As I learned from Wiktionary site, there are exists these Latin phrases:
et alii - And others; used of men or boys, or groups of mixed gender; masculine plural
et aliae - And others; used of women or girls; feminine plural
et alios - And others; used of people, unless exclusively of female gender
et alia - And others; used of things; neuter plural.
Also, a note (actually, a quote) about et alii and it's alternatives:
Alii is masculine, so it can be used for men, or groups of men and women; the feminine, et aliae, is appropriate when the "others" are all female; but as with many loanwords, interlingual use (such as in reference lists) is often invariable. Et alia is neuter plural and thus in Latin text is properly used only for inanimate, genderless objects, but some use it as a gender-neutral alternative.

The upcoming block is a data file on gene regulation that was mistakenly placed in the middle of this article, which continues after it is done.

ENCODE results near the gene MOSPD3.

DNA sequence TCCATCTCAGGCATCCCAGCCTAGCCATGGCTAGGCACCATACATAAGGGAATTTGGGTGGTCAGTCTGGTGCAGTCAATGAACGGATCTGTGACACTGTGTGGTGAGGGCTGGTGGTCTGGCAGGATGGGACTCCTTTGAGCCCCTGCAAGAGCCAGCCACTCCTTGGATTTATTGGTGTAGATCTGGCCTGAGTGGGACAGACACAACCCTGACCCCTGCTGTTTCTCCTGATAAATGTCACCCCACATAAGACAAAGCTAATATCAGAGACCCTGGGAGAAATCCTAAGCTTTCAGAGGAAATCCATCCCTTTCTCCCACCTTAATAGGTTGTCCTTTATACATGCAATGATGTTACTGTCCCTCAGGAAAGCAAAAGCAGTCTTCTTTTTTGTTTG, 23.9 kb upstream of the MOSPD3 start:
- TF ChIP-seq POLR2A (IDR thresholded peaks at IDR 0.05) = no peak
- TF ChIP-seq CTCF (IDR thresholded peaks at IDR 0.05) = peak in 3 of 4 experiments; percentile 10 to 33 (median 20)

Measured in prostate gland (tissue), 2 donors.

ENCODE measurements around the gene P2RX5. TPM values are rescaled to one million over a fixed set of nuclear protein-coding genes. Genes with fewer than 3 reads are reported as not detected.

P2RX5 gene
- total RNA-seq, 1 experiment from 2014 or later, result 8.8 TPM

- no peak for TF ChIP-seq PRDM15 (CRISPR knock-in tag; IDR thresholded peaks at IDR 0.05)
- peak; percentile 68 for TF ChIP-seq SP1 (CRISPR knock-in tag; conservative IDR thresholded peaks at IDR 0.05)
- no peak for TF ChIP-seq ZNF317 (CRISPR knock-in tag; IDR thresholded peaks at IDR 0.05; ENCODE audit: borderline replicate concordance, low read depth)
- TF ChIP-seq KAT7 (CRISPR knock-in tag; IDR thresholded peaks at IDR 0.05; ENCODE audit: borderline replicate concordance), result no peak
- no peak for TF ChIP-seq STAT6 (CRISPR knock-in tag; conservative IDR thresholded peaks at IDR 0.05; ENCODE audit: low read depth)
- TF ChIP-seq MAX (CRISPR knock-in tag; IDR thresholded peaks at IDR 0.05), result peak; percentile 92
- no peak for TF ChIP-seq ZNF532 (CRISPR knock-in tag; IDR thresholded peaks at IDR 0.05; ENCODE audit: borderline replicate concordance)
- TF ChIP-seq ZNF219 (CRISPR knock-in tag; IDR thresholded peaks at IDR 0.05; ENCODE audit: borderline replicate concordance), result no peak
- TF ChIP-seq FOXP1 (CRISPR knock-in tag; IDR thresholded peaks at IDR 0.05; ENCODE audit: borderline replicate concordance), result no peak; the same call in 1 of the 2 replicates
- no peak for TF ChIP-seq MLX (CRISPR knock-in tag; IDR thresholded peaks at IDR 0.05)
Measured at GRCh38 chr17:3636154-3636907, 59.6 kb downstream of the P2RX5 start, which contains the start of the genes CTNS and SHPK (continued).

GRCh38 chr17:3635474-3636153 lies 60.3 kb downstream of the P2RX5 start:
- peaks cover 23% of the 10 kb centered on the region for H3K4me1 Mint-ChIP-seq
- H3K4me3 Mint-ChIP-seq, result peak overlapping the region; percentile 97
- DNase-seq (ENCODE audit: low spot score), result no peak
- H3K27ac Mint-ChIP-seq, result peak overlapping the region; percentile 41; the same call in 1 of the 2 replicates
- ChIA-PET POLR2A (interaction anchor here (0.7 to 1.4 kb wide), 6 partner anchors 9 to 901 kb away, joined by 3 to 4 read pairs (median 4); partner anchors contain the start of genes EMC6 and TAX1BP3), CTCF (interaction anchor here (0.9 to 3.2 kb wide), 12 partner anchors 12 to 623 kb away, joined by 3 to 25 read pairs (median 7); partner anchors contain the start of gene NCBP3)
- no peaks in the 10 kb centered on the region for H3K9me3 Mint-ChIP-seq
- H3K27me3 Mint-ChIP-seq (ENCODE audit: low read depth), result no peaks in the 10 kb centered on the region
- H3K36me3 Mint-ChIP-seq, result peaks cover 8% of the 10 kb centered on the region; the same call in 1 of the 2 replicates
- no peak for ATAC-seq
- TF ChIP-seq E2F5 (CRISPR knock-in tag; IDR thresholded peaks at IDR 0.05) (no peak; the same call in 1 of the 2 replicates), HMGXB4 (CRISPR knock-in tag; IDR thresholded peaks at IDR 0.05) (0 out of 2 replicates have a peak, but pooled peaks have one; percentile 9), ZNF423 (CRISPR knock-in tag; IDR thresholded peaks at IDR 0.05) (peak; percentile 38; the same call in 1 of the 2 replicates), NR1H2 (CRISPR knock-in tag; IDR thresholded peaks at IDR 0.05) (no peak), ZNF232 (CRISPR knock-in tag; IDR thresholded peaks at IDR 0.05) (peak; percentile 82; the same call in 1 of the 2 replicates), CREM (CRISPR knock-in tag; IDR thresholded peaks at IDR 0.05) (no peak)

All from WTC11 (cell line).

My actual question is about et alios. As non-native English speaker, I can't understand the definition mentioned above ("used of people, unless exclusively of female gender"). What does it actually mean?
"I'm voting to close this question as off-topic because it's about the meaning of a phrase in Latin, not English." - Mark Beadles
@Mark Beadles I'm actually want to understand the meaning of English phrase: "used of people, unless exclusively of female gender". This "unless exclusively" is something what I can't understand. – jsv